The final part of the programme talked about how to manage the feelings of being a fraud and the bit I found most interesting was that they said that feelings are always the last thing to change, and that you have to change your thoughts (even if you don’t believe them) to be able to change how you feel.  I find challenging thoughts incredibly difficult, partly because I find it hard to accept something I don’t believe and partly because the bitch in my head is constantly reinforcing them, but I know the concept of thoughts triggering emotions is very powerful and can be really helpful for a lot of people.  I’m trying to find a way around it at the moment by reconceptualising the bitch in my head (aka inner critic) and seeing her as an external ‘person’ to try to accept that what she’s saying might not be totally accurate, and it’s the same concept in a different form.  I found the idea that emotions are the last thing to change weirdly reassuring because it’s intense emotions that I find hard to manage and maybe not always being able to deal with them directly isn’t a ‘failure’ and maybe working on/with the bitch in my head and how I react to or deal with what she says might eventually affect how I’m feeling.

Going to end with a DBT skill which I think is relevant to this- opposite action, which is where you act in a way that’s directly opposed to the behaviour you naturally want to use in response to an emotion, such as putting on upbeat music and dancing when you feel sad instead of hiding under a blanket or talking slowly and calmly when you’re angry instead of shouting or hitting things.  The opposite action for guilt and shame could be to stand tall, talk openly to people, speak in a strong and calm voice instead of hiding or avoiding the situation and I think this is really relevant to the impostor phenomenon.  The concept behind opposite action is that by acting on urges, you make them stronger and more intense but by acting opposite, you help to regulate them and maybe even neutralise them and I think this could work too with the feelings of inadequacy or being a fraud that are associated with the impostor syndrome.  Opposite action takes a while to get used to but it really can help!  From someone who’s just spent half an hour dancing around their bedroom to Disney after experiencing the usual 7pm mood crash… :p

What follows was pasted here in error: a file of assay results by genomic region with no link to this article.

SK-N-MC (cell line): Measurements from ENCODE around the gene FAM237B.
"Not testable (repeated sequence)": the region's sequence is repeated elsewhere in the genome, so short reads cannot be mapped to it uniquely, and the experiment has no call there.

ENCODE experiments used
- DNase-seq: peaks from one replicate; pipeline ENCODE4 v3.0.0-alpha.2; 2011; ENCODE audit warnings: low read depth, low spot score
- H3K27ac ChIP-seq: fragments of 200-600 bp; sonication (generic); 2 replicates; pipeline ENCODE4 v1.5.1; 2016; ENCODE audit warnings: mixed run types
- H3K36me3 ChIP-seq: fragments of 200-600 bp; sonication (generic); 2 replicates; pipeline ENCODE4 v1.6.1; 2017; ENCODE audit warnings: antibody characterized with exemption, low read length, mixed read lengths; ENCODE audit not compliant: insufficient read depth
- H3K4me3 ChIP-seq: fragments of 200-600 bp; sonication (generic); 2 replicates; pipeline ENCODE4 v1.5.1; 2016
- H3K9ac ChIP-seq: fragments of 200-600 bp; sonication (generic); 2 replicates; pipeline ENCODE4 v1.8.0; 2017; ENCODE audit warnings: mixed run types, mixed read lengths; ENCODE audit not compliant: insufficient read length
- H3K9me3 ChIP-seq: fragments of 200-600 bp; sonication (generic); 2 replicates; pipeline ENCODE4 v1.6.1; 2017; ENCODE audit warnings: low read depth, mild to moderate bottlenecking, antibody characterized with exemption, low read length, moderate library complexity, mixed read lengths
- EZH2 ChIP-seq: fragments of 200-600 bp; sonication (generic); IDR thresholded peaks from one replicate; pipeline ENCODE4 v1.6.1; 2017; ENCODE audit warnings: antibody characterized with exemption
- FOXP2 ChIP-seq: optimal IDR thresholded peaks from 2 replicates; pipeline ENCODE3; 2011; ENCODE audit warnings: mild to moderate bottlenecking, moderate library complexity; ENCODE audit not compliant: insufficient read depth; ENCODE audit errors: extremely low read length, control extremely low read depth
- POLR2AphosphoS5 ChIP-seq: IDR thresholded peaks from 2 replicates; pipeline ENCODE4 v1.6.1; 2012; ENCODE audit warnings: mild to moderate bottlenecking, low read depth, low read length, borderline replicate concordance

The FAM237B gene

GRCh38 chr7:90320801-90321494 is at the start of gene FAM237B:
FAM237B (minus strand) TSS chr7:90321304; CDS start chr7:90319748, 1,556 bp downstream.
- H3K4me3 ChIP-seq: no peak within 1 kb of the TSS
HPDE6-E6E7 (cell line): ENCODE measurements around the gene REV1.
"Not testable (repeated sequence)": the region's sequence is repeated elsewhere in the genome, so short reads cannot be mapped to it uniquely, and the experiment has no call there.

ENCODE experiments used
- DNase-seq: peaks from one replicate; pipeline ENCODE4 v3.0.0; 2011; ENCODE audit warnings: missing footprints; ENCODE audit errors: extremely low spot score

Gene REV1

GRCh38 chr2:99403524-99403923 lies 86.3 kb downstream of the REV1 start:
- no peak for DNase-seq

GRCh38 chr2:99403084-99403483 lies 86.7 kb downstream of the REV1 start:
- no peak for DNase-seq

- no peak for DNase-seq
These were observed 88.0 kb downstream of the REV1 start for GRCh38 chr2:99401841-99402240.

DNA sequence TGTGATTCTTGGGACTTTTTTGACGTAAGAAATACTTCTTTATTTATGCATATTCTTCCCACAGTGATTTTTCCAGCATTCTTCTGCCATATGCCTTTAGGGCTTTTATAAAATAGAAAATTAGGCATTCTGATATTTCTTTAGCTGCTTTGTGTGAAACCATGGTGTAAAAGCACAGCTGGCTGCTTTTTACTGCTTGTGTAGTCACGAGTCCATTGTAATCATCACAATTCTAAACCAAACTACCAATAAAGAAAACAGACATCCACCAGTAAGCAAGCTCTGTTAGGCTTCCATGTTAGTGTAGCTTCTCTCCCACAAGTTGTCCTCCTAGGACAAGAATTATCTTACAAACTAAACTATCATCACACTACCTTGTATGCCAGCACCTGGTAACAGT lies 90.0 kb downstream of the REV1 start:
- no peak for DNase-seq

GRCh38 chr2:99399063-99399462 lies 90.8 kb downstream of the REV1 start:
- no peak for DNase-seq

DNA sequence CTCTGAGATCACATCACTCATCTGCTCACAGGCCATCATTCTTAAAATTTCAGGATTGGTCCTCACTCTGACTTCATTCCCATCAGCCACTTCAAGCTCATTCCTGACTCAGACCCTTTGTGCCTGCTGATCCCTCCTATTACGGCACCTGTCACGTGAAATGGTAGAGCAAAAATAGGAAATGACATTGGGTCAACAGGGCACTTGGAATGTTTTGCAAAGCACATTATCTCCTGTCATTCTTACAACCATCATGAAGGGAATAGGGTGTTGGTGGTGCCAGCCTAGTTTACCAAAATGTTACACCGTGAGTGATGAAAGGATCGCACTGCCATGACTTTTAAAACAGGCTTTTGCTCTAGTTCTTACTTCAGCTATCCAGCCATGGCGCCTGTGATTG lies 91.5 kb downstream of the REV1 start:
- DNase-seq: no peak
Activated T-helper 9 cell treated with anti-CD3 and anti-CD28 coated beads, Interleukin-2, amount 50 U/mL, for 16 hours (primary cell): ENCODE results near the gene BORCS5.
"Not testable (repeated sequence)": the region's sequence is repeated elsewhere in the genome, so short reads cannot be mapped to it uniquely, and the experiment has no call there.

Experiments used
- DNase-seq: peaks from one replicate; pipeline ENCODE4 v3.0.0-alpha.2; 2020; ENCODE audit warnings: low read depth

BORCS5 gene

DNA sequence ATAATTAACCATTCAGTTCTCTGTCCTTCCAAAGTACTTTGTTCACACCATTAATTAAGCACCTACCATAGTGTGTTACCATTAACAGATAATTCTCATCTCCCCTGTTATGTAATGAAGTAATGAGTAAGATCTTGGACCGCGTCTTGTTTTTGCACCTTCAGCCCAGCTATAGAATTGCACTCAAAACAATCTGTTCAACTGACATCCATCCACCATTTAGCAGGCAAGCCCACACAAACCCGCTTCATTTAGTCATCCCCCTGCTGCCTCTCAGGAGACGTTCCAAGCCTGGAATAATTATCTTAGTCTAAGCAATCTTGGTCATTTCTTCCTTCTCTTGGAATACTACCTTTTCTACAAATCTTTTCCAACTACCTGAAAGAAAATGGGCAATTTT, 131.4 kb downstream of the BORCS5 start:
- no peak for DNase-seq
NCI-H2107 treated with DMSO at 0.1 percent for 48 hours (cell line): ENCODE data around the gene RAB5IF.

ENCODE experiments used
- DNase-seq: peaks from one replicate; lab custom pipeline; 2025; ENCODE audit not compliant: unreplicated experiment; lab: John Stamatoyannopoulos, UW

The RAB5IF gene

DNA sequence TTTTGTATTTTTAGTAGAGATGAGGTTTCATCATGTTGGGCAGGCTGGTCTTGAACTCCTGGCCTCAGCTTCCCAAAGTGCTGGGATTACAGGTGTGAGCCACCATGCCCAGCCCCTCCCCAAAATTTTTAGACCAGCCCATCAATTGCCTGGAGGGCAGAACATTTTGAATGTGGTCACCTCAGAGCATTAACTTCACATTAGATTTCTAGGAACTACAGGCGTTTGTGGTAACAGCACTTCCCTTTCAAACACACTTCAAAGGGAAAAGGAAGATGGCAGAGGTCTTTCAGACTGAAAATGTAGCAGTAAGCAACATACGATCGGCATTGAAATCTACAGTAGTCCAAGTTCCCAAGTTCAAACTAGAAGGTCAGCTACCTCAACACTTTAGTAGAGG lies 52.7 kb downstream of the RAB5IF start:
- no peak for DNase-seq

[Link to the radio programme if anyone’s interested- The Impostors’ Survival Guide]